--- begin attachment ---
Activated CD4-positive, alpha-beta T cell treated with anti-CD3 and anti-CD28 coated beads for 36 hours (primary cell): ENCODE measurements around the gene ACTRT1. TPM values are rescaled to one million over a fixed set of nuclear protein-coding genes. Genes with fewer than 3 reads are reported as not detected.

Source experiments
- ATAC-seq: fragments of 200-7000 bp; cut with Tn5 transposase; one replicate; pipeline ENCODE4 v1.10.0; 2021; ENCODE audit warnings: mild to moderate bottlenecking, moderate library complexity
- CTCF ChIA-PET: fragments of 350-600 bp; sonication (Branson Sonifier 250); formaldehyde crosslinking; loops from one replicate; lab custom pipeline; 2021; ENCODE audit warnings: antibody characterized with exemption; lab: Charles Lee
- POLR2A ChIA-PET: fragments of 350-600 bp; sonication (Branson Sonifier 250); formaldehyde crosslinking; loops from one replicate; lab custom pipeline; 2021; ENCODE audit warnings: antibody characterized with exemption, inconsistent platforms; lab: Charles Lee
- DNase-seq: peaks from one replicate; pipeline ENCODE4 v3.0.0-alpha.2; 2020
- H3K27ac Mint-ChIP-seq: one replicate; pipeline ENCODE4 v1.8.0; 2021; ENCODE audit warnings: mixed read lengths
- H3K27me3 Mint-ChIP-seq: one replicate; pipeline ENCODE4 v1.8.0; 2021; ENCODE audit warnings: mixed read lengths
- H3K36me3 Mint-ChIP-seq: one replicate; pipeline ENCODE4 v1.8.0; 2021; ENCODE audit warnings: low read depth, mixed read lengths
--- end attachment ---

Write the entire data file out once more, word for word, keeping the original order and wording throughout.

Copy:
Activated CD4-positive, alpha-beta T cell treated with anti-CD3 and anti-CD28 coated beads for 36 hours (primary cell): ENCODE measurements around the gene ACTRT1. TPM values are rescaled to one million over a fixed set of nuclear protein-coding genes. Genes with fewer than 3 reads are reported as not detected.

Source experiments
- ATAC-seq: fragments of 200-7000 bp; cut with Tn5 transposase; one replicate; pipeline ENCODE4 v1.10.0; 2021; ENCODE audit warnings: mild to moderate bottlenecking, moderate library complexity
- CTCF ChIA-PET: fragments of 350-600 bp; sonication (Branson Sonifier 250); formaldehyde crosslinking; loops from one replicate; lab custom pipeline; 2021; ENCODE audit warnings: antibody characterized with exemption; lab: Charles Lee
- POLR2A ChIA-PET: fragments of 350-600 bp; sonication (Branson Sonifier 250); formaldehyde crosslinking; loops from one replicate; lab custom pipeline; 2021; ENCODE audit warnings: antibody characterized with exemption, inconsistent platforms; lab: Charles Lee
- DNase-seq: peaks from one replicate; pipeline ENCODE4 v3.0.0-alpha.2; 2020
- H3K27ac Mint-ChIP-seq: one replicate; pipeline ENCODE4 v1.8.0; 2021; ENCODE audit warnings: mixed read lengths
- H3K27me3 Mint-ChIP-seq: one replicate; pipeline ENCODE4 v1.8.0; 2021; ENCODE audit warnings: mixed read lengths
- H3K36me3 Mint-ChIP-seq: one replicate; pipeline ENCODE4 v1.8.0; 2021; ENCODE audit warnings: low read depth, mixed read lengths